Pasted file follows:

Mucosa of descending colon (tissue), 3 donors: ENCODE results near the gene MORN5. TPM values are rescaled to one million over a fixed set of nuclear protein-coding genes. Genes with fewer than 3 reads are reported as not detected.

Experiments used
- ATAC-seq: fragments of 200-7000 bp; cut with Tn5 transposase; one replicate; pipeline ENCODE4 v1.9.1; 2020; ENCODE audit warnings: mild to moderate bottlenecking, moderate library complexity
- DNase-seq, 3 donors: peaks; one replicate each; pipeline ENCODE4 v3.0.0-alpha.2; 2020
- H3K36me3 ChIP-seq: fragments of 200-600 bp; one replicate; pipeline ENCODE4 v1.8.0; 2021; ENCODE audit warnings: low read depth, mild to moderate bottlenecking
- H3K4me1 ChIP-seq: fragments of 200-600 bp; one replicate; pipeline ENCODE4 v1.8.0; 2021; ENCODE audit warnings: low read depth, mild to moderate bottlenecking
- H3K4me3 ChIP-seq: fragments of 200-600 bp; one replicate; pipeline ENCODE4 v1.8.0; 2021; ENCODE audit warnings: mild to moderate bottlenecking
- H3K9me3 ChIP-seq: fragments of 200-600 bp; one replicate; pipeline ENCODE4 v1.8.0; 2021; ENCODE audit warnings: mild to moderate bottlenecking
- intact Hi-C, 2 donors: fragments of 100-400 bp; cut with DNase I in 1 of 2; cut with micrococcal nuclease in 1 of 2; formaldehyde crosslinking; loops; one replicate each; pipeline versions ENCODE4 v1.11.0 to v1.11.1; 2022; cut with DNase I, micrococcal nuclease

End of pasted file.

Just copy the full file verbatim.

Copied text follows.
Mucosa of descending colon (tissue), 3 donors: ENCODE results near the gene MORN5. TPM values are rescaled to one million over a fixed set of nuclear protein-coding genes. Genes with fewer than 3 reads are reported as not detected.

Experiments used
- ATAC-seq: fragments of 200-7000 bp; cut with Tn5 transposase; one replicate; pipeline ENCODE4 v1.9.1; 2020; ENCODE audit warnings: mild to moderate bottlenecking, moderate library complexity
- DNase-seq, 3 donors: peaks; one replicate each; pipeline ENCODE4 v3.0.0-alpha.2; 2020
- H3K36me3 ChIP-seq: fragments of 200-600 bp; one replicate; pipeline ENCODE4 v1.8.0; 2021; ENCODE audit warnings: low read depth, mild to moderate bottlenecking
- H3K4me1 ChIP-seq: fragments of 200-600 bp; one replicate; pipeline ENCODE4 v1.8.0; 2021; ENCODE audit warnings: low read depth, mild to moderate bottlenecking
- H3K4me3 ChIP-seq: fragments of 200-600 bp; one replicate; pipeline ENCODE4 v1.8.0; 2021; ENCODE audit warnings: mild to moderate bottlenecking
- H3K9me3 ChIP-seq: fragments of 200-600 bp; one replicate; pipeline ENCODE4 v1.8.0; 2021; ENCODE audit warnings: mild to moderate bottlenecking
- intact Hi-C, 2 donors: fragments of 100-400 bp; cut with DNase I in 1 of 2; cut with micrococcal nuclease in 1 of 2; formaldehyde crosslinking; loops; one replicate each; pipeline versions ENCODE4 v1.11.0 to v1.11.1; 2022; cut with DNase I, micrococcal nuclease